End If

RetMatch = RetMatch & Mid$(FirstString, lngMatchAt1 + 1, lngLocalLongestMatch)

lngLongestMatch = lngLongestMatch _
+ Similarity_sub(lngMatchAt1 + lngLocalLongestMatch, end1, _
lngMatchAt2 + lngLocalLongestMatch, end2, _
b1, b2, _
FirstString, _
strRetMatch2, _
min_match, _
recur_level + 1)

If strRetMatch2 <> "" Then
    RetMatch = RetMatch & "*" & strRetMatch2
    RetMatch = RetMatch & IIf(recur_level = 0 _
    And lngLocalLongestMatch > 0 _
    And ((lngMatchAt1 + lngLocalLongestMatch < end1) _
    Or (lngMatchAt2 + lngLocalLongestMatch < end2)) _
    , "*", "")
End If

Similarity_sub = lngLongestMatch

End Function
  • you're copying the code from this answer without giving any credits
    – phuclv
    Aug 13, 2019 at 6:26

You can use the similarity function (pwrSIMILARITY) to compare the strings and get a percentage match of the two. You can make it case-sensitive or not. You'll need to decide what percentage of a match is "close enough" for your needs.

There a reference page at http://officepowerups.com/help-support/excel-function-reference/excel-text-analyzer/pwrsimilarity/.

But it works pretty well for comparing text in column A against column B.


Although my solution does not allow identifying very different strings, it is useful for partial match (substring match), e.g. "this is a string" and "a string" will result as "matching":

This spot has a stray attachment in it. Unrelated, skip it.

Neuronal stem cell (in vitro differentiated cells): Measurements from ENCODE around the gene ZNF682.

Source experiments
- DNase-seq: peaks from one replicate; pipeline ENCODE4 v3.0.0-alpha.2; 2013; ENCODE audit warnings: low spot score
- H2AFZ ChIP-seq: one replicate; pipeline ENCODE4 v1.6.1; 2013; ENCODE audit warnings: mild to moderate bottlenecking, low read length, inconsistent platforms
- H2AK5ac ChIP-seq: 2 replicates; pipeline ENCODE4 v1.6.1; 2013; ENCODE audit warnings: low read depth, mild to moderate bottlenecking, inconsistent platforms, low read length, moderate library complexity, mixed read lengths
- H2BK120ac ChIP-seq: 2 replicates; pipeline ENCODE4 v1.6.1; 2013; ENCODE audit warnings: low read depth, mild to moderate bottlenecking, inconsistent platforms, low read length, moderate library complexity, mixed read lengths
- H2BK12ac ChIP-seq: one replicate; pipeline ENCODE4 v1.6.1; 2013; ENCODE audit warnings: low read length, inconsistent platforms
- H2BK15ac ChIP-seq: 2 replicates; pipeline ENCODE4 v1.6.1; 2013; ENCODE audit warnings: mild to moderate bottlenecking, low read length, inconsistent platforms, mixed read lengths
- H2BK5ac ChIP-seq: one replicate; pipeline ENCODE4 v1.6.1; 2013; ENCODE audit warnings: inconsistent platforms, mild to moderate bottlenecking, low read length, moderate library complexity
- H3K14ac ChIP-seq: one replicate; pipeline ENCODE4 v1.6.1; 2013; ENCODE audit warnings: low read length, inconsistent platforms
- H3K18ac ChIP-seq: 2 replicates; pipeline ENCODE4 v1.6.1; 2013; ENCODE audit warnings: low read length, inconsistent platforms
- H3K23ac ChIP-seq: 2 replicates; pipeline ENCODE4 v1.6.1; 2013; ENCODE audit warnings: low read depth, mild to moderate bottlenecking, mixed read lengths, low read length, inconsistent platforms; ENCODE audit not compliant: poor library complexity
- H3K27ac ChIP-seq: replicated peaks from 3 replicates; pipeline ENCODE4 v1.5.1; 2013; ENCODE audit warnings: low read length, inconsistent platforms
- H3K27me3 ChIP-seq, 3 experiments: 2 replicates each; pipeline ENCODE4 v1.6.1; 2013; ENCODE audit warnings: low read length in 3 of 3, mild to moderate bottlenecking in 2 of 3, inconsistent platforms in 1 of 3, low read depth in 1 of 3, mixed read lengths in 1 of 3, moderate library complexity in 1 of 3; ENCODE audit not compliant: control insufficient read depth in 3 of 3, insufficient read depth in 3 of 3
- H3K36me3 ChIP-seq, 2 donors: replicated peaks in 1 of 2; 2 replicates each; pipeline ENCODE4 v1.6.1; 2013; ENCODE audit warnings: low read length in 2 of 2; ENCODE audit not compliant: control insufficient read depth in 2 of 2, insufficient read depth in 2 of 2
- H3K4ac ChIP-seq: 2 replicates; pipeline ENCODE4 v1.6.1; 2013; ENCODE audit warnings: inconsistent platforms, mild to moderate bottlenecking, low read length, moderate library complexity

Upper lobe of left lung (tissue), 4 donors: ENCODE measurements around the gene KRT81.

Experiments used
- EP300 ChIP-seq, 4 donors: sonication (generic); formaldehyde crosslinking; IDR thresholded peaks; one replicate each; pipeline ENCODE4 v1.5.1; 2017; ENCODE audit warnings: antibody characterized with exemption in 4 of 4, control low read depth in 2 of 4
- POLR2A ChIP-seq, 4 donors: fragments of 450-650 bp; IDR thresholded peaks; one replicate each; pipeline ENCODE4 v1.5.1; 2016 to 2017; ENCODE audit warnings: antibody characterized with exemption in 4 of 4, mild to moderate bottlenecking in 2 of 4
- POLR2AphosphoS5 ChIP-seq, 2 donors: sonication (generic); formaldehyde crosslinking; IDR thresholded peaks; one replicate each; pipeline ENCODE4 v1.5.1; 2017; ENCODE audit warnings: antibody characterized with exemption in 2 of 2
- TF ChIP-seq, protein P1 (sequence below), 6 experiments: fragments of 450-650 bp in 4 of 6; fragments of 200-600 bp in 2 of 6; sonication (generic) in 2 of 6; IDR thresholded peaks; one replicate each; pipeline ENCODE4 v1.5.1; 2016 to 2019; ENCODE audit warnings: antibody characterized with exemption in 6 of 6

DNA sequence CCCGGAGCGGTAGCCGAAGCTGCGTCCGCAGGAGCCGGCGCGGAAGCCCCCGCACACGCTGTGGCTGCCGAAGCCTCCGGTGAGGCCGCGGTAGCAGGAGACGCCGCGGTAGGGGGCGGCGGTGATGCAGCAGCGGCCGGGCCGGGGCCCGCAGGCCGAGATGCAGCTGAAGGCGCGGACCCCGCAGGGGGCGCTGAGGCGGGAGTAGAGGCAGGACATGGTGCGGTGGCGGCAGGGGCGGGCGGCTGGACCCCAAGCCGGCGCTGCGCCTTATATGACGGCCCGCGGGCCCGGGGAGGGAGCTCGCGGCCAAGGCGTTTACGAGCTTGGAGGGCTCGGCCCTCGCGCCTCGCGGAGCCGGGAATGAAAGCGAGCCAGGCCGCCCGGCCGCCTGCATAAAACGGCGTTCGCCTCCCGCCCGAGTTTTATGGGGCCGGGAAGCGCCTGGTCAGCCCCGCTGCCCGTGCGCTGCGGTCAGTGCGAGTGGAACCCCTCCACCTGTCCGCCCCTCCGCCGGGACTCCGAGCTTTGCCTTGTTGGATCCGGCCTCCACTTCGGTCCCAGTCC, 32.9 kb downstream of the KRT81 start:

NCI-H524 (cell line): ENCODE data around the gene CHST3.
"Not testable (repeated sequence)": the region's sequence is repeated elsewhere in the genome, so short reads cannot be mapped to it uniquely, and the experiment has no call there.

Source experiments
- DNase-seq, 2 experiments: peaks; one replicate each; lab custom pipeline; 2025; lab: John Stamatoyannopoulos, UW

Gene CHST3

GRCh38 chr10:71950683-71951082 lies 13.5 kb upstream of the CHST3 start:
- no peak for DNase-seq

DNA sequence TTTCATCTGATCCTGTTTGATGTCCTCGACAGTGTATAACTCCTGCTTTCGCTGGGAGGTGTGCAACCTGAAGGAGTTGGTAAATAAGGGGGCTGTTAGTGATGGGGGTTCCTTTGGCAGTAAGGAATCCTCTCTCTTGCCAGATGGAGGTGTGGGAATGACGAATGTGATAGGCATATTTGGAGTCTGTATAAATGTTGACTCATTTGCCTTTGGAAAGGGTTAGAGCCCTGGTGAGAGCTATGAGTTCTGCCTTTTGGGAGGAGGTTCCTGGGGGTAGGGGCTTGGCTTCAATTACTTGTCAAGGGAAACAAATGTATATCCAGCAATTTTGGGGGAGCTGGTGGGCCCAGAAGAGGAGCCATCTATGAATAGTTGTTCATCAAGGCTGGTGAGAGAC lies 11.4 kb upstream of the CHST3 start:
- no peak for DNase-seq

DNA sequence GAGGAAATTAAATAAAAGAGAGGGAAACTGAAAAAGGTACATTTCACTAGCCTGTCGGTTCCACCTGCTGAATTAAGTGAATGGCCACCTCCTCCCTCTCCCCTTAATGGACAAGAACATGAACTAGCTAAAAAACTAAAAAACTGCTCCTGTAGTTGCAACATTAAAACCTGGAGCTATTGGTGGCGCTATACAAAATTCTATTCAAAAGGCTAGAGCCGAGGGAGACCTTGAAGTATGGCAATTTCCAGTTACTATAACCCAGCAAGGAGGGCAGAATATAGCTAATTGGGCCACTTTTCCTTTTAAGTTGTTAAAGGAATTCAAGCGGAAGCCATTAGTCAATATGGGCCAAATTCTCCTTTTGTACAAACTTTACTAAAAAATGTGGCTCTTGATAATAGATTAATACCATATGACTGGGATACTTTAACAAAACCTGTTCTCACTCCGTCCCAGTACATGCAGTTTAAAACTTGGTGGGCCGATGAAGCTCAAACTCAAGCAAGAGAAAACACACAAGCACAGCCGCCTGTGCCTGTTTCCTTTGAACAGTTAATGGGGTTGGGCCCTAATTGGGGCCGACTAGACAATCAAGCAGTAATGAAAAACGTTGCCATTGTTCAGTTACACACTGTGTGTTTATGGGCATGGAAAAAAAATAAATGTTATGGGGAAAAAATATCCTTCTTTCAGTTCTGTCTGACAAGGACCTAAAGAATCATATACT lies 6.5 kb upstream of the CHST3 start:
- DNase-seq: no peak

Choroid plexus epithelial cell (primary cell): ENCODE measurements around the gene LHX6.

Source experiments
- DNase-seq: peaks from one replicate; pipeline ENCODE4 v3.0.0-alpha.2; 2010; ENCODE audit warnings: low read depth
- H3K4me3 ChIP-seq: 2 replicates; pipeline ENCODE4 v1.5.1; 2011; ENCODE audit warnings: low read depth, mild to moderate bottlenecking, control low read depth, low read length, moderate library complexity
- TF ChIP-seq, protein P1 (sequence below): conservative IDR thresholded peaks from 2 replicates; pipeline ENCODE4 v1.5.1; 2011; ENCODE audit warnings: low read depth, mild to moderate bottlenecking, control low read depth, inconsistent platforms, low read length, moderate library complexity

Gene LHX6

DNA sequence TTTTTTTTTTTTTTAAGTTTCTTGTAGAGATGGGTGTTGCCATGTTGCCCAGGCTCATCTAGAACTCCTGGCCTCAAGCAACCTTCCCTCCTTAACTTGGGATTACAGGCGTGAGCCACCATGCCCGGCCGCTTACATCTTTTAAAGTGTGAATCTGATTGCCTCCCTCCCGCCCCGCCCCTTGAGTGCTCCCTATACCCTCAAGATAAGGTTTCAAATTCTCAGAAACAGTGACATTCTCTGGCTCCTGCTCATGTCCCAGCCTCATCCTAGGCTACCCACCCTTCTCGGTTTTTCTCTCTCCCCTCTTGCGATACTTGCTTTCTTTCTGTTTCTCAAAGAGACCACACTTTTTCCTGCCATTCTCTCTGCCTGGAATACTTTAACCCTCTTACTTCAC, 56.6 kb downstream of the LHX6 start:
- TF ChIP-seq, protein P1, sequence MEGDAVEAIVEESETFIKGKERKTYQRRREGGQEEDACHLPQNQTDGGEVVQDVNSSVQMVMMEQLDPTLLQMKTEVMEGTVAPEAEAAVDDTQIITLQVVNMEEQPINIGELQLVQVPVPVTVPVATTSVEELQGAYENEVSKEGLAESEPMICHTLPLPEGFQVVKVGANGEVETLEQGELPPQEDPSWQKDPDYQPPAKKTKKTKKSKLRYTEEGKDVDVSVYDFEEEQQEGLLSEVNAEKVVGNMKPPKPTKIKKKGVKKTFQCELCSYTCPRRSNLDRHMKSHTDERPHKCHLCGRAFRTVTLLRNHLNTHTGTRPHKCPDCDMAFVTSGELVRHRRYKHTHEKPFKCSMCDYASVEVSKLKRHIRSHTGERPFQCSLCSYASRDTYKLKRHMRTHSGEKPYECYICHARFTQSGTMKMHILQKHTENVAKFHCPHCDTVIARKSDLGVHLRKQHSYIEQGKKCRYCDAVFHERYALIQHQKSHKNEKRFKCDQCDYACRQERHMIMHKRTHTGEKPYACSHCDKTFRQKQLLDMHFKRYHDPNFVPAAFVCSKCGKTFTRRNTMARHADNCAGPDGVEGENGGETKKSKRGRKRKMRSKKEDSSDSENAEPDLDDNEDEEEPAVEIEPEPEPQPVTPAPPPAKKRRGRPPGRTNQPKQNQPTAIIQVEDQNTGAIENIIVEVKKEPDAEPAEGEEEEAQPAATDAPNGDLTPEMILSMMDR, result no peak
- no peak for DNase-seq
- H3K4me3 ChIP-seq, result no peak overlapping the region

just add "*" before and after the string to look for into the table.

Usual formula:

  • vlookup(A1,B1:B10,1,0)
  • cerca.vert(A1;B1:B10;1;0)


  • vlookup("*" & A1 & "*",B1:B10;1,0)
  • cerca.vert("*" & A1 & "*";B1:B10;1;0)

"&" is the "short version" for concatenate()


This code scan column a and column b, if it finds any similarity in both columns it shows in yellow. You can use color filter to get the final value. I have not added that part into code.

Sub item_difference()


last_row_all = Range("A65536").End(xlUp).Row
last_row_new = Range("B65536").End(xlUp).Row

Range("A1:B" & last_row_new).Select
With Selection.Interior
    .Pattern = xlSolid
    .PatternColorIndex = xlAutomatic
    .Color = 65535
    .TintAndShade = 0
    .PatternTintAndShade = 0
End With

For i = 1 To last_row_new
For j = 1 To last_row_all

If Range("A" & i).Value = Range("A" & j).Value Then

Range("A" & i & ":B" & i).Select
With Selection.Interior
    .Pattern = xlSolid
    .PatternColorIndex = xlAutomatic
    .ThemeColor = xlThemeColorDark1
    .TintAndShade = 0
  .PatternTintAndShade = 0
End With

End If
Next j
Next i
End Sub